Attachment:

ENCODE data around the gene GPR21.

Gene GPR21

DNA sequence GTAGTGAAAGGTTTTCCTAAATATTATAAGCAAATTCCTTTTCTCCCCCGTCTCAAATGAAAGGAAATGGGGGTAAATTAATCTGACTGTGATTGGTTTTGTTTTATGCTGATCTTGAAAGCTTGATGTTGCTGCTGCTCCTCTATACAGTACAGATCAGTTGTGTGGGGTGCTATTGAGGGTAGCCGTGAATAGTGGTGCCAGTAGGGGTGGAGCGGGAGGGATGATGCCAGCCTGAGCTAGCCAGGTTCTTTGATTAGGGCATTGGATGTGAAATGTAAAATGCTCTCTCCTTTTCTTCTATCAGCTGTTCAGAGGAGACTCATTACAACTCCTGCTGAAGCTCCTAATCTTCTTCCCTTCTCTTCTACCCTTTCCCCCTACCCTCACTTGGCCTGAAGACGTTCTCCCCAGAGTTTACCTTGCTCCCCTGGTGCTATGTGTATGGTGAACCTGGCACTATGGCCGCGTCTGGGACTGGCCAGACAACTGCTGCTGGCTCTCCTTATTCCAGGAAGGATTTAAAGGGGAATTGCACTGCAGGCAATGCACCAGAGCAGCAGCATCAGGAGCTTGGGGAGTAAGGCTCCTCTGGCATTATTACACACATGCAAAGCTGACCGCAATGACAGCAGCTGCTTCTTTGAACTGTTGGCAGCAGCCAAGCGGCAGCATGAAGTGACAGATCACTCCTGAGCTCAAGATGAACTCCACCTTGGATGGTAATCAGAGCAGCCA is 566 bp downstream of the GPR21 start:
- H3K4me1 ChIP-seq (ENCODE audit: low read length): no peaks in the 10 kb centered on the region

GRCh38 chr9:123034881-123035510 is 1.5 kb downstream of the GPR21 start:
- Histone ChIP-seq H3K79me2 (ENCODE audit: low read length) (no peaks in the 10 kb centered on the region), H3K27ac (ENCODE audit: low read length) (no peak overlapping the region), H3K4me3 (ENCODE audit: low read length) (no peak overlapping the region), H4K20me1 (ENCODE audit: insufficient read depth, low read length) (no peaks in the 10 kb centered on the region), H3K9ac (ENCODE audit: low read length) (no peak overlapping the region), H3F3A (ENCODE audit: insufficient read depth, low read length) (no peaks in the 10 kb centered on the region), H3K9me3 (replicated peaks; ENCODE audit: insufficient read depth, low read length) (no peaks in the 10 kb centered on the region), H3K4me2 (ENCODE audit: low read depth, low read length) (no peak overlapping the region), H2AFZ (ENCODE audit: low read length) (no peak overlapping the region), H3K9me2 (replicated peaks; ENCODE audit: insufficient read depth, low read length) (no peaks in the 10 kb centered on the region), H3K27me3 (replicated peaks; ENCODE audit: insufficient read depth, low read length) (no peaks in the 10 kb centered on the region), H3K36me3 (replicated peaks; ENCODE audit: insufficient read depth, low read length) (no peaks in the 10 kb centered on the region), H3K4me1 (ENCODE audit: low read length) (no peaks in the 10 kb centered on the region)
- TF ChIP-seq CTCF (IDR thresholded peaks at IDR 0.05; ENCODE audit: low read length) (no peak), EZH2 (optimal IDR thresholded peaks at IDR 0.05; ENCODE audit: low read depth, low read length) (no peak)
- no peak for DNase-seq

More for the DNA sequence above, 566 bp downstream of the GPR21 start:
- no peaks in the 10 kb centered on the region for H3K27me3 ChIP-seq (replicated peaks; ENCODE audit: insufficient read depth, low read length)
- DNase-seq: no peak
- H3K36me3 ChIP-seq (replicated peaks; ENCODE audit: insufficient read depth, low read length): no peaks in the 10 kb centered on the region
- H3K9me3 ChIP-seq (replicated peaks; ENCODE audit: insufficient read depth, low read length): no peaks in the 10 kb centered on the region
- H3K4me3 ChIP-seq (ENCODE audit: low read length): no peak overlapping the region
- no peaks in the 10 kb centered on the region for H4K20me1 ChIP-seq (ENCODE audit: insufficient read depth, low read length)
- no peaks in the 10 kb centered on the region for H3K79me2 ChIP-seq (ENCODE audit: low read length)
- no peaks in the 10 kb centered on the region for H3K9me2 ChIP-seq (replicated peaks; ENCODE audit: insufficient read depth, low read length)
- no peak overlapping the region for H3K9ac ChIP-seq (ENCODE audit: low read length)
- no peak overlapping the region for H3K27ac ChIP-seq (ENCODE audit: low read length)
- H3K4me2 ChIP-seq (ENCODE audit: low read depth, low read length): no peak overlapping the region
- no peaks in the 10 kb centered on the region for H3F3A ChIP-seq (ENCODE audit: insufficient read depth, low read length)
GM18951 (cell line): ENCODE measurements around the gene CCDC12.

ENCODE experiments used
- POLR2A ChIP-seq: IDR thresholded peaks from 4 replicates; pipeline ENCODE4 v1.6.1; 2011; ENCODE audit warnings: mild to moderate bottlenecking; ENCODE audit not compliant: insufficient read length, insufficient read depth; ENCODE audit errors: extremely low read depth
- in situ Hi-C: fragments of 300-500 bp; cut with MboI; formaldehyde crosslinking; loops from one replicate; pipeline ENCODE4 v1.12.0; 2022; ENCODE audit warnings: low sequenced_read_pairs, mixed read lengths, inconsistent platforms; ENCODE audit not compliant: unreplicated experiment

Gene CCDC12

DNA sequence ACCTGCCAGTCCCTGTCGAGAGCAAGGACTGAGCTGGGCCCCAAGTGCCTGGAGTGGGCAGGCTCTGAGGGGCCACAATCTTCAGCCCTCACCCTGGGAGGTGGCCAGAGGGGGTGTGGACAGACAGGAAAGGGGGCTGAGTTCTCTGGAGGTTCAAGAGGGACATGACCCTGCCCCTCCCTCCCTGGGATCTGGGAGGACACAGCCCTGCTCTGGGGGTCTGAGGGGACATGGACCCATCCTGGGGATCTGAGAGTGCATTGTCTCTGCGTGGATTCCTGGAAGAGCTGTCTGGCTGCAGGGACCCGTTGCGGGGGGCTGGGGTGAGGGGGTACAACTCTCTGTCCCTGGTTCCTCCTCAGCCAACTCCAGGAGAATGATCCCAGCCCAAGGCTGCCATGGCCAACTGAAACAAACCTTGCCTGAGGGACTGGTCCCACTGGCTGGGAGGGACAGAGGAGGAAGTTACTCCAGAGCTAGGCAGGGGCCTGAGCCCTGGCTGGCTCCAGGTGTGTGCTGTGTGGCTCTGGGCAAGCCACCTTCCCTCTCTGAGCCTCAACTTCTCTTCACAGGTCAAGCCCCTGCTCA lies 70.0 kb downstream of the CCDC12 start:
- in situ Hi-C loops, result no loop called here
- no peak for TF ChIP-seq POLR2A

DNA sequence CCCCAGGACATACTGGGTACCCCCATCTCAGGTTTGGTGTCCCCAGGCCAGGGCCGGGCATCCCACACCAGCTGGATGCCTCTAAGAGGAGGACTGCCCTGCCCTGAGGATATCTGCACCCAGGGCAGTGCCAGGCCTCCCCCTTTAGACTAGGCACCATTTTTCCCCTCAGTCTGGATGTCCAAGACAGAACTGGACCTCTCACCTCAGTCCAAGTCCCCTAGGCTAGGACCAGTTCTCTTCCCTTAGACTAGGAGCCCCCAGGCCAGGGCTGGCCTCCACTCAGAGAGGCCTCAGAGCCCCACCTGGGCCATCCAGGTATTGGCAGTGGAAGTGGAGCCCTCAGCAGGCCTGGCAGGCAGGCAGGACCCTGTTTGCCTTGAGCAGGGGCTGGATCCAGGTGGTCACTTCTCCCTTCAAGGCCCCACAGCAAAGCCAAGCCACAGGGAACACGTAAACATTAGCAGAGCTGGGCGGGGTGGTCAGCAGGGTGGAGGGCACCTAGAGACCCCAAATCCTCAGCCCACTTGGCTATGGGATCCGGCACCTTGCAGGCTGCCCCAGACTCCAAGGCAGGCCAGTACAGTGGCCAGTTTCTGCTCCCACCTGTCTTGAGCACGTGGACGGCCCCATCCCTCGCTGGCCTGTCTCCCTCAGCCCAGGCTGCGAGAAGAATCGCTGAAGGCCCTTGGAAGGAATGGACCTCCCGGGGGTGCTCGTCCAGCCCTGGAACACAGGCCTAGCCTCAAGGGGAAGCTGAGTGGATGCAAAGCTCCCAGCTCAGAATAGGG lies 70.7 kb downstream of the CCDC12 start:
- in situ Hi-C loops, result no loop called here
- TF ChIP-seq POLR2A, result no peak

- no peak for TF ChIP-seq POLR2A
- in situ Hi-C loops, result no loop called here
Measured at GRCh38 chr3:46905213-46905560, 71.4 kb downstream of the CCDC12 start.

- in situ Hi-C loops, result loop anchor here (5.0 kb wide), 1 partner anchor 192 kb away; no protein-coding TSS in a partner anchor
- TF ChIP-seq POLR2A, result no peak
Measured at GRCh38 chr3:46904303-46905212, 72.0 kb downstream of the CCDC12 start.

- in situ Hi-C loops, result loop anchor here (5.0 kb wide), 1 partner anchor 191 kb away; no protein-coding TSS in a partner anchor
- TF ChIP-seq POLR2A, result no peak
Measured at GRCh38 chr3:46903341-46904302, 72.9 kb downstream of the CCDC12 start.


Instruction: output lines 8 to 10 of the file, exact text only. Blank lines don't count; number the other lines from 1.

- no peak for DNase-seq

More for the DNA sequence above, 566 bp downstream of the GPR21 start:
- no peaks in the 10 kb centered on the region for H3K27me3 ChIP-seq (replicated peaks; ENCODE audit: insufficient read depth, low read length)